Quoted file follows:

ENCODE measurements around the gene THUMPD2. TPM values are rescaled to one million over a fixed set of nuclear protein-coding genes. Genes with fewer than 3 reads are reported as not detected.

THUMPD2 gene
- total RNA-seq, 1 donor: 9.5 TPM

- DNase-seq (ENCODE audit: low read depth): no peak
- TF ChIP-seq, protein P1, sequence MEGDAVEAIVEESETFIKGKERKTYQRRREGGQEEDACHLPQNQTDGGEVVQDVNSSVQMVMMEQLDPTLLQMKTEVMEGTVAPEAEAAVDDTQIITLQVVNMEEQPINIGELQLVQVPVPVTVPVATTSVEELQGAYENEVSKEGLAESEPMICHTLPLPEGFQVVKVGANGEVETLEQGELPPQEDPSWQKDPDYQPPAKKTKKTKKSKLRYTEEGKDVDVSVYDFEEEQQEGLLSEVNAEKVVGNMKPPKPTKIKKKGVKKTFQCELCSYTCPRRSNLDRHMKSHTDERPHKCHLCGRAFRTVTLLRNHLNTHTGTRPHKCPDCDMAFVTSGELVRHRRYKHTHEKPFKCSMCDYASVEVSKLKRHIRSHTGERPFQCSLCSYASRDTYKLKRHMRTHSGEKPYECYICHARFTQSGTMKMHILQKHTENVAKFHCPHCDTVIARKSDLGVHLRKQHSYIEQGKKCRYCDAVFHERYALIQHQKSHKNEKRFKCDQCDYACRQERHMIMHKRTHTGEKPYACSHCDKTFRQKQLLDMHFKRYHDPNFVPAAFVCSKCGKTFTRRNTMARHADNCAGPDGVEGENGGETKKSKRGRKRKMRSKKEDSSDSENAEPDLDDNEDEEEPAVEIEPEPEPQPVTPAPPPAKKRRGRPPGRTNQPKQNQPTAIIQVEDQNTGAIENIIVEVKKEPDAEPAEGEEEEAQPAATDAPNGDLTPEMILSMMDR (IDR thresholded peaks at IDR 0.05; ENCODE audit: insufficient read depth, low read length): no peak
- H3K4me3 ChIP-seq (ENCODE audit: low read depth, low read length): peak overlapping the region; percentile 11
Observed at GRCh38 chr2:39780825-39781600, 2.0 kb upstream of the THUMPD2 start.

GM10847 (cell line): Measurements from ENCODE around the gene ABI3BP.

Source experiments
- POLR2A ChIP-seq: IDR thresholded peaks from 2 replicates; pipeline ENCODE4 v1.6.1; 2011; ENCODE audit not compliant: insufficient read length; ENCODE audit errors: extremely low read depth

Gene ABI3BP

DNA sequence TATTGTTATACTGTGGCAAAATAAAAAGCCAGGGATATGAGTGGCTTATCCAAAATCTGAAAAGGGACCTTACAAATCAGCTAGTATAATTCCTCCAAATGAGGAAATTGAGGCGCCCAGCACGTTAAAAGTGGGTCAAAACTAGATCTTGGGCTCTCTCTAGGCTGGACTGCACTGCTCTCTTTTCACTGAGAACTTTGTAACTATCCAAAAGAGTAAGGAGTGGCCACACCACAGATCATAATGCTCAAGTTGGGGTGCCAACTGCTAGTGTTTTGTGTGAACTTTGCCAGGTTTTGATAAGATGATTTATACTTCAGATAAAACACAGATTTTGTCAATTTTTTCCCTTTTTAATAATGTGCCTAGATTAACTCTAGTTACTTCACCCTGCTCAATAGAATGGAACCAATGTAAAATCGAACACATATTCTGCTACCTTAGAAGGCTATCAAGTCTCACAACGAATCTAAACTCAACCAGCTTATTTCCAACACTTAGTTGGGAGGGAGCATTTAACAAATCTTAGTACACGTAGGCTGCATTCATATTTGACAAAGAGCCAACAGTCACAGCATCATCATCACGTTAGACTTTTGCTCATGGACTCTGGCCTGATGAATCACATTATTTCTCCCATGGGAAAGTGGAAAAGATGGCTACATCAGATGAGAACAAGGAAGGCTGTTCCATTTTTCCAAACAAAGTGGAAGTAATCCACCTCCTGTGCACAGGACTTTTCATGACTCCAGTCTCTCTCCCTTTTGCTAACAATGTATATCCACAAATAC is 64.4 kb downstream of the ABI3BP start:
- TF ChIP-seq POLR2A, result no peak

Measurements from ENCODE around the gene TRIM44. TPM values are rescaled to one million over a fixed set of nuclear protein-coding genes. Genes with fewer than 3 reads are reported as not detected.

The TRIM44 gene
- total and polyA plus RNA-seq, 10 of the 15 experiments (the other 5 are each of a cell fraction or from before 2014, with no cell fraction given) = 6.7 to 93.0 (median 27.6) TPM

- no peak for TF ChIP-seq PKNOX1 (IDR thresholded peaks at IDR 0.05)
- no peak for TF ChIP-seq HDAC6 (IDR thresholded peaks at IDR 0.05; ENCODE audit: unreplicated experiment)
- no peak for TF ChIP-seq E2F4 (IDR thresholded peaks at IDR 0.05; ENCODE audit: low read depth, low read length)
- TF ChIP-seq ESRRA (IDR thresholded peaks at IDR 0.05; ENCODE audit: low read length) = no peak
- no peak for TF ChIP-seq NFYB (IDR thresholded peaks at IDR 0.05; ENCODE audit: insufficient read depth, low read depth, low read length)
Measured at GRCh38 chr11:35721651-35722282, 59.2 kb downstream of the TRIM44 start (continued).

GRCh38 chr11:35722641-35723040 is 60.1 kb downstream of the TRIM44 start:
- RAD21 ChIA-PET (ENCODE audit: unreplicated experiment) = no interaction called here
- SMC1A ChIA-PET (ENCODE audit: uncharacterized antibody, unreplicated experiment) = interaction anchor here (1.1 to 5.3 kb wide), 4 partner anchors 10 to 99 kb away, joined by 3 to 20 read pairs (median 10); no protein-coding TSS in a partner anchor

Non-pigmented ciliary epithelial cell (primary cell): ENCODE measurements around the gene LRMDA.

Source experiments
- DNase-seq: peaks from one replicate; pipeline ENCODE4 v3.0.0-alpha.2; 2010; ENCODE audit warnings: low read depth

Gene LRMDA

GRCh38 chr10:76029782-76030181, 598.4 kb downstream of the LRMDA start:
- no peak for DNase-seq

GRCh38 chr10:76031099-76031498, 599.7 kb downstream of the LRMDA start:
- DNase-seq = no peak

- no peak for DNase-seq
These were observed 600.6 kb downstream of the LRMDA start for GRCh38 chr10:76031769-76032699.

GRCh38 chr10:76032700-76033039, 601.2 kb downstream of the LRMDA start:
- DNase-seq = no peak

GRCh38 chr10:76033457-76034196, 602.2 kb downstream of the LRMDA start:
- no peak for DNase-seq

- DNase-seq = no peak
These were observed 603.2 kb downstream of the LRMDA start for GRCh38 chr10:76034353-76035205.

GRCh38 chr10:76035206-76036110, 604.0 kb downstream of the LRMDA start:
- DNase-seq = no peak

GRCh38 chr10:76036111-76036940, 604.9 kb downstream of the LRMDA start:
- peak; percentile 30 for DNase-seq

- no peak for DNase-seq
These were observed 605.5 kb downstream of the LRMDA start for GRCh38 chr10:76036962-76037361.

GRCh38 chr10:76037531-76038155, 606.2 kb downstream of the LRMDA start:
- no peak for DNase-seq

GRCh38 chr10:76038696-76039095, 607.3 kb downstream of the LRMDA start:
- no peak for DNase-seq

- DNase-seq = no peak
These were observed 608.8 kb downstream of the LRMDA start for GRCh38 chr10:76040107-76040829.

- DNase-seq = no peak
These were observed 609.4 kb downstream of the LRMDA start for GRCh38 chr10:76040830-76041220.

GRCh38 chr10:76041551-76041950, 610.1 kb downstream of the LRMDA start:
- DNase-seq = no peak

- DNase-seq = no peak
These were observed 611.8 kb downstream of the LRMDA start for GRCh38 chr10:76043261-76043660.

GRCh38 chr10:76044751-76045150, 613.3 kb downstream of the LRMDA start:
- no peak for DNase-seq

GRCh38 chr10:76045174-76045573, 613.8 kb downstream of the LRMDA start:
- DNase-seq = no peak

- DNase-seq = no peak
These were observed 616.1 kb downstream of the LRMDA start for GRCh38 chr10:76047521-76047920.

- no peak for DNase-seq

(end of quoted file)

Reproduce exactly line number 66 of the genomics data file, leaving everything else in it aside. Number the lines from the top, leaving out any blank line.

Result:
- no peak for DNase-seq